It’s all too easy to see employee evaluation as a chore. Instead, see it as an opportunity.
Also known as performance reviews, employee evaluations are far too often thought to be for the benefit of the organization – managers evaluate performance to see if employees are performing their job to the right standard.
In fact, they’re a fantastic opportunity to give back to your employees, providing a useful touchpoint for building relationships, increasing performance and contributing to employee engagement. Here is the best definition we have found to reflect this:
“Employee evaluation refers to the periodic assessment of employees by their managers in an attempt to evaluate their progress, performance, measure their growth, praise and reward their achievements and discuss current and future expectations.”
With a bit of thought, employee evaluations can even be a surprise driver of employee engagement. Here’s how you can use them to their maximum potential.
- Employee performance evaluation and its role in your business
- Employee evaluation: the manager’s role
- Employee evaluation methods
- Employee evaluation examples
- Employee evaluation templates
- Final thoughts on employee evaluation
Employee performance evaluation and its role in your business
Why carry out an employee performance evaluation?
From an organizational point of view, it’s a check-in on employees keeping up their end of the bargain. Your business is paying each employee a certain amount per annum in exchange for a list of services specified on their job spec. The business wants to know if this is being fulfilled.
Equally, it goes deeper than that.
Some of the most consistently cited reasons for quitting a role include lack of recognition and poor career development opportunities. A good employee evaluation helps with both, which is a real asset as open vacancies hover round an all-time high.
The benefits of employee evaluation
Your organization’s performance is a collective endeavor. If you’re not offering regular feedback to your employees, you’re potentially missing out on huge performance gains.
Regular performance reviews are a great opportunity to identify gaps in employees’ knowledge or experience and identify ways to help overcome these. Off the back of a performance review, you could look into providing further training, peer mentorship or shadowing opportunities that would increase performance in specific areas.
The business benefits as your employee becomes more skilled. The employee benefits from skills development opportunities. Everyone’s a winner.
Improves employee engagement and retention
Interestingly, 83% of employees appreciate receiving feedback, regardless of whether it’s positive or negative.
Spending time on feedback = investing in the success of your employees. Your employees see that time investment as a sign that you want to build a successful, long-term relationship with them. Employee engagement increases as a result.
Helps create a transparent culture
When run well, employee evaluations are opportunities for employees to flag things they aren’t happy with. This could be something as simple as the coffee machine being constantly broken, or as critical as major compliance regulations not being followed.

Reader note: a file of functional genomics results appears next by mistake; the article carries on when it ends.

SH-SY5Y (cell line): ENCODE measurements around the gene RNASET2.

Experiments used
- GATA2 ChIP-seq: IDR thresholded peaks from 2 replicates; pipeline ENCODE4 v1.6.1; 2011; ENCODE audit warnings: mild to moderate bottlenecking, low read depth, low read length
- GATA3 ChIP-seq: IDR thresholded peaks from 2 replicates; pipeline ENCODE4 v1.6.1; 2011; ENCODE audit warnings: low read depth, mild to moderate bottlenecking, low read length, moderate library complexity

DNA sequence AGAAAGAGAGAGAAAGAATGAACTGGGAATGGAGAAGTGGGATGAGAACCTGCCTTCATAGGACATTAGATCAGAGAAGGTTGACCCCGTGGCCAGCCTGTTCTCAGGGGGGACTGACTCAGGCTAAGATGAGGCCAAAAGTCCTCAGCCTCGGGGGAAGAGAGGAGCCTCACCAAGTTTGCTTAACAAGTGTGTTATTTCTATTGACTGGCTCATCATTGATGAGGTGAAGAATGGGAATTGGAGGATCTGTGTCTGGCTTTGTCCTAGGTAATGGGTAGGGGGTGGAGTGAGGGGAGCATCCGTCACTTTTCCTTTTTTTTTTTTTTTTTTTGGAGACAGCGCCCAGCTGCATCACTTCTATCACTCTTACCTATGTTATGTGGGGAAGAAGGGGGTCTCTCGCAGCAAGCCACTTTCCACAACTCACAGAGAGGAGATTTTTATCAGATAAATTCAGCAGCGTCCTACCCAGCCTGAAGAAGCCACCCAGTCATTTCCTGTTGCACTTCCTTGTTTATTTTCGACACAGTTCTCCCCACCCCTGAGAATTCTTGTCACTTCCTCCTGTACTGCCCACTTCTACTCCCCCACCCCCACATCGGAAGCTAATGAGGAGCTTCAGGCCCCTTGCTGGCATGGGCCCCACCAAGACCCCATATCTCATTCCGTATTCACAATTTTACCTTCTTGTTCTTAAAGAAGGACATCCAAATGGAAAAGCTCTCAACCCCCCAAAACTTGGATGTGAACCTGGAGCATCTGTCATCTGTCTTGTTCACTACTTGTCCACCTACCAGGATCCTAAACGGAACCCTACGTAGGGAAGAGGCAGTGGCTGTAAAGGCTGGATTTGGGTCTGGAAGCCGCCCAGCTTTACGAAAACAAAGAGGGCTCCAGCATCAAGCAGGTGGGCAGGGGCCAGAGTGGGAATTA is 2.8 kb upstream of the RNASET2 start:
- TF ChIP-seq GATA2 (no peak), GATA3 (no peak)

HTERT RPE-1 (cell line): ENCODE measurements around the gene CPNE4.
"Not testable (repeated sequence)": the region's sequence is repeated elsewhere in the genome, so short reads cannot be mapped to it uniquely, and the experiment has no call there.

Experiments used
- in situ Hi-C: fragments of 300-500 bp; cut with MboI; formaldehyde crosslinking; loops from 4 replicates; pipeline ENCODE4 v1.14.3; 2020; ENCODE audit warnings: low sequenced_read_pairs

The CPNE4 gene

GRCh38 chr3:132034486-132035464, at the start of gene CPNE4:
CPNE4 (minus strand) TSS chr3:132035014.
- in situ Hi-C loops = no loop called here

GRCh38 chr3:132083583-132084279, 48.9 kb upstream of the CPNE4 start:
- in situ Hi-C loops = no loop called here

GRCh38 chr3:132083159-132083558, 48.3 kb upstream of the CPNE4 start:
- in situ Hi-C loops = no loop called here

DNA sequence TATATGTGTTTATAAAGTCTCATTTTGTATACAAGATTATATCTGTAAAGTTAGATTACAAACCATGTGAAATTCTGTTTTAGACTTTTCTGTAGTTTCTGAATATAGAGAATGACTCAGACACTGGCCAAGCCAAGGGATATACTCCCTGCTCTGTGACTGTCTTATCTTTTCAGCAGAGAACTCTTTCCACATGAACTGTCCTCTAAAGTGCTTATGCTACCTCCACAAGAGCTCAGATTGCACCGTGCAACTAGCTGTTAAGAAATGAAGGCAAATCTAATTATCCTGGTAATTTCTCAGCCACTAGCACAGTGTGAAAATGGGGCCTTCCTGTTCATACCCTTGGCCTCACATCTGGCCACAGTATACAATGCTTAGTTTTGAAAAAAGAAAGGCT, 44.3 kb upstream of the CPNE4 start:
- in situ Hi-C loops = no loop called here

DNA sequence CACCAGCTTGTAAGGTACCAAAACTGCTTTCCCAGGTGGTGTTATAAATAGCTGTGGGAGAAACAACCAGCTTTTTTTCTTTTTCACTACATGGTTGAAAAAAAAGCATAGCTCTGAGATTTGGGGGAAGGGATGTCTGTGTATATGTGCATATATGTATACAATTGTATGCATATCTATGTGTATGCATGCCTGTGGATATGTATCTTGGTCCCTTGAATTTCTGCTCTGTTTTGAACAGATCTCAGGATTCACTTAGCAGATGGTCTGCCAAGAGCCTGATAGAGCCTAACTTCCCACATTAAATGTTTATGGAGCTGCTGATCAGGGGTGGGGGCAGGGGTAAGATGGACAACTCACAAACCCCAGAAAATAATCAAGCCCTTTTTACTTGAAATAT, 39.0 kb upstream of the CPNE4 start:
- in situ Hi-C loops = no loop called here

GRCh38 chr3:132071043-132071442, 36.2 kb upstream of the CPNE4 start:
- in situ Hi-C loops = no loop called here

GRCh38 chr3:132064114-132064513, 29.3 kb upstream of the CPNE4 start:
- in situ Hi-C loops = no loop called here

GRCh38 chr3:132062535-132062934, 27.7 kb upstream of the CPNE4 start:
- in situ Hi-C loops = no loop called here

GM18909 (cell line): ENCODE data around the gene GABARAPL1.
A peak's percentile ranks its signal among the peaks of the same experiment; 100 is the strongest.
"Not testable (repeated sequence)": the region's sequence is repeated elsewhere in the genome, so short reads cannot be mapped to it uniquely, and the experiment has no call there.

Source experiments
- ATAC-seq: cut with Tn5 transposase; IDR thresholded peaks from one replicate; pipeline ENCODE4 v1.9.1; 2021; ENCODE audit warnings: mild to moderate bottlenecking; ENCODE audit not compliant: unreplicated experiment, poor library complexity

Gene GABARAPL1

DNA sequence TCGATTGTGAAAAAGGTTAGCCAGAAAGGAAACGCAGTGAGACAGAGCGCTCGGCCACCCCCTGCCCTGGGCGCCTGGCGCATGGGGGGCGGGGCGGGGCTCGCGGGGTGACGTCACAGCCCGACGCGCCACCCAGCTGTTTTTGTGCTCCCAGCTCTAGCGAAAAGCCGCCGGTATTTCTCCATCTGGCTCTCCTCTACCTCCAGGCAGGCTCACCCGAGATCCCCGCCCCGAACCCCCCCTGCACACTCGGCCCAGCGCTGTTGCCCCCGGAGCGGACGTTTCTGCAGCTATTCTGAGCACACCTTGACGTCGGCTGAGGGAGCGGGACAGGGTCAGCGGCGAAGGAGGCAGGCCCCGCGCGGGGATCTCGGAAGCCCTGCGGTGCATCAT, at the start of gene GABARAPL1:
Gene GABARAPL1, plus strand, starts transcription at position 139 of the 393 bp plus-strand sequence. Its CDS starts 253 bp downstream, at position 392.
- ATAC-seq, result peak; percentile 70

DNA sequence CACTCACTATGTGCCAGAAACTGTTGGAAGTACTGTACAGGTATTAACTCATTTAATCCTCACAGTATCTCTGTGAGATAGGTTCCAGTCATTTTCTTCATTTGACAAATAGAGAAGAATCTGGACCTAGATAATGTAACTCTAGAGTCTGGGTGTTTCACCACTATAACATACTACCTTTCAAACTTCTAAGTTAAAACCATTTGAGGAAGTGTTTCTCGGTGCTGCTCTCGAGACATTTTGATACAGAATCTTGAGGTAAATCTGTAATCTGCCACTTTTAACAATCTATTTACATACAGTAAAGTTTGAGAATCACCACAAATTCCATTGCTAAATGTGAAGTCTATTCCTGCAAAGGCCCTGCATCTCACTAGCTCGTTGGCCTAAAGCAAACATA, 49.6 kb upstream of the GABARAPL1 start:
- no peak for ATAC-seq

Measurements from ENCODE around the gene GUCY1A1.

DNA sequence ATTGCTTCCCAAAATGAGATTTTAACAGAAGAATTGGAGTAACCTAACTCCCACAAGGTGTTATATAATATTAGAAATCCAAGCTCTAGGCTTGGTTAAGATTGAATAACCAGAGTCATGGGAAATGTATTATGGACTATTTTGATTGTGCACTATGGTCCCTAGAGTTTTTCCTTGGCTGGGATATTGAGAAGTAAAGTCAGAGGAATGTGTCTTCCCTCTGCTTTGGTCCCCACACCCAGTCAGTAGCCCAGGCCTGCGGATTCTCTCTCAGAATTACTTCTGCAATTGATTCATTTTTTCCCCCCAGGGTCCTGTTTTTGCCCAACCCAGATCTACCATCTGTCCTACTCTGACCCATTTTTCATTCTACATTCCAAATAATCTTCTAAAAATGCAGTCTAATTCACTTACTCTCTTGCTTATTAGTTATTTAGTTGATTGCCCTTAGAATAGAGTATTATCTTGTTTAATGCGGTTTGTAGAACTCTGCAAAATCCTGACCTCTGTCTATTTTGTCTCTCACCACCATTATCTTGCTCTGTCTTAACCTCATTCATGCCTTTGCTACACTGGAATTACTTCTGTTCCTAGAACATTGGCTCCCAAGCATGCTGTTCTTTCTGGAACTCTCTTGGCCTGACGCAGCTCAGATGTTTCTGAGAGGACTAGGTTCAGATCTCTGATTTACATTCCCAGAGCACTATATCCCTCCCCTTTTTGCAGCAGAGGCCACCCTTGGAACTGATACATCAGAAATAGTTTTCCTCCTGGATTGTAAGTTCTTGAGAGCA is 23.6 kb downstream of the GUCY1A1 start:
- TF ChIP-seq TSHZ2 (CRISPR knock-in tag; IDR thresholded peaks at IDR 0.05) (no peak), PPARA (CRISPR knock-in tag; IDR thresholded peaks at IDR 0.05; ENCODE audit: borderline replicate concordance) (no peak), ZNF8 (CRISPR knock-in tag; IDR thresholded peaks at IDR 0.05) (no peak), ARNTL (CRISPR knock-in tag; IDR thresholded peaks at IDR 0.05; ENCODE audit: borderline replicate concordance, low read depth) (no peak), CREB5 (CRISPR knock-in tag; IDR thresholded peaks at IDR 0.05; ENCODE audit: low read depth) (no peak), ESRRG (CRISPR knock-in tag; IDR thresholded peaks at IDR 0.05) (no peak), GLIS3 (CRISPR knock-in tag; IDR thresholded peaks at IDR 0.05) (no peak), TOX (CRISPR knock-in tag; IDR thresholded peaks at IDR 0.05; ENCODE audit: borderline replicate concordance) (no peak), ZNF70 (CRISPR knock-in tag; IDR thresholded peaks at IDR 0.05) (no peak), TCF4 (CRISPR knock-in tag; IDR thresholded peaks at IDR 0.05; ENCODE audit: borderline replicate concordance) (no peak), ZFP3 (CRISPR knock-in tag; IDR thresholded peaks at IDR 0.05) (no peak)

Normalize speaking up, and frame your performance reviews as an opportunity to do so.
How often should you carry out performance reviews?
Most businesses carry out ‘formal’ employee reviews once or twice a year. Annual reviews being the done thing, however, doesn’t mean that they are the best way of approaching performance evaluation.
In fact, 96% of employees agree that receiving regular feedback is a good thing. Running reviews once per year slows down feedback – 32% of employees have to wait three or more months to get feedback from their manager. That’s a huge opportunity for improvement missed. At the same time, annual reviews create distance bias – managers remember more recent events better, and assign them more importance over work completed earlier in the year.
They are also massively stressful for everyone involved! Making it a big annual event piles the pressure on. When 22% of employees have called in sick rather than face a performance review and a shocking 15% have even cried, it’s probably time to re-evaluate how the traditional performance review system works.
Instead, try several smaller, more regular reviews, built on a culture of continuous feedback. These offer a more familiar setting in which employees can open up – an informal chat can often accomplish more in the long term than a major, formalized review!
Or, if annual performance reviews are important to you as a company, consider softening them with plenty of feedback opportunities across the working year. Performance will improve, and you’ll find employees more willing to engage with the process.
What should be included in an employee evaluation?
If you want your employee evaluations to be effective, make sure to include the following steps.
Set expectations before the evaluation
There’s no point making employees sit their evaluation blind – you miss so many opportunities for useful conversations this way.
Let your employees know how the evaluation will be structured and what you’d like to talk about. This gives employees a chance to reflect on their performance and consider where they might need support.
Congratulate employees for their successes
An employee evaluation is an opportunity to congratulate as much as it is to identify areas for improvement. Identify where each employee has performed really well, and emphasize where their hard work has made a difference. A small thank you makes all the difference!
Consider how you want to score key areas
Some businesses prefer qualitative written feedback over numerical scales. Our take: do whatever works for you.
If you are going down the ‘mark out of ten’ route or similar, it’s a good idea to circulate the scoring criteria ahead of the evaluation itself. This makes everything more transparent and increases the likelihood of employees engaging with their marks, whilst reducing instances of bias and favoritism.
Make feedback actionable
At the end of an evaluation, employees should be left with a clear plan of action for reaching the goals you’ve discussed. Plan these steps out in the evaluation, so you know employees are confident they can reach these.